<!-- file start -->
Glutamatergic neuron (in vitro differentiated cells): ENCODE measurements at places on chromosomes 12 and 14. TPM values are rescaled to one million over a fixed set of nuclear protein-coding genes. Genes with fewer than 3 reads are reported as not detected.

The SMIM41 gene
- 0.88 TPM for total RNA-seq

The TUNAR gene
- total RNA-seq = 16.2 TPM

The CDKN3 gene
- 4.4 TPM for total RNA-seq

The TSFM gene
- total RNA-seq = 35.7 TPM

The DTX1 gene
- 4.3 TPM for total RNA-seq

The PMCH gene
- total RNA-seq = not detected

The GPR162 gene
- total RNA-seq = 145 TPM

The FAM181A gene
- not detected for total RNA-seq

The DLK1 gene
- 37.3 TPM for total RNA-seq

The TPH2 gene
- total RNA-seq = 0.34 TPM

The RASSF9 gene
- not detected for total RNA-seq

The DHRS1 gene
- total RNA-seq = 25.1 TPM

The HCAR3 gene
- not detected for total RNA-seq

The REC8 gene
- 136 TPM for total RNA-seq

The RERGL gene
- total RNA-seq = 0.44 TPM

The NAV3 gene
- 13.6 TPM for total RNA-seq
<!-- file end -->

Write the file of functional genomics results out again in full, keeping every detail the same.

Glutamatergic neuron (in vitro differentiated cells): ENCODE measurements at places on chromosomes 12 and 14. TPM values are rescaled to one million over a fixed set of nuclear protein-coding genes. Genes with fewer than 3 reads are reported as not detected.

The SMIM41 gene
- 0.88 TPM for total RNA-seq

The TUNAR gene
- total RNA-seq = 16.2 TPM

The CDKN3 gene
- 4.4 TPM for total RNA-seq

The TSFM gene
- total RNA-seq = 35.7 TPM

The DTX1 gene
- 4.3 TPM for total RNA-seq

The PMCH gene
- total RNA-seq = not detected

The GPR162 gene
- total RNA-seq = 145 TPM

The FAM181A gene
- not detected for total RNA-seq

The DLK1 gene
- 37.3 TPM for total RNA-seq

The TPH2 gene
- total RNA-seq = 0.34 TPM

The RASSF9 gene
- not detected for total RNA-seq

The DHRS1 gene
- total RNA-seq = 25.1 TPM

The HCAR3 gene
- not detected for total RNA-seq

The REC8 gene
- 136 TPM for total RNA-seq

The RERGL gene
- total RNA-seq = 0.44 TPM

The NAV3 gene
- 13.6 TPM for total RNA-seq